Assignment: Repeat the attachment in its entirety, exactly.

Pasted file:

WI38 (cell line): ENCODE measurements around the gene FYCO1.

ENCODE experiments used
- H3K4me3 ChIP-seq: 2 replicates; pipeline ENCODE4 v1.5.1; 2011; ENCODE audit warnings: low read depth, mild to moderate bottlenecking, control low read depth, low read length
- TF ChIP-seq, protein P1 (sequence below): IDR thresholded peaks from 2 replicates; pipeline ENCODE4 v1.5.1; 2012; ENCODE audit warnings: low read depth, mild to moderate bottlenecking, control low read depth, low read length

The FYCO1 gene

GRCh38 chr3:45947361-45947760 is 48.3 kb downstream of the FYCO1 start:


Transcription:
WI38 (cell line): ENCODE measurements around the gene FYCO1.

ENCODE experiments used
- H3K4me3 ChIP-seq: 2 replicates; pipeline ENCODE4 v1.5.1; 2011; ENCODE audit warnings: low read depth, mild to moderate bottlenecking, control low read depth, low read length
- TF ChIP-seq, protein P1 (sequence below): IDR thresholded peaks from 2 replicates; pipeline ENCODE4 v1.5.1; 2012; ENCODE audit warnings: low read depth, mild to moderate bottlenecking, control low read depth, low read length

The FYCO1 gene

GRCh38 chr3:45947361-45947760 is 48.3 kb downstream of the FYCO1 start: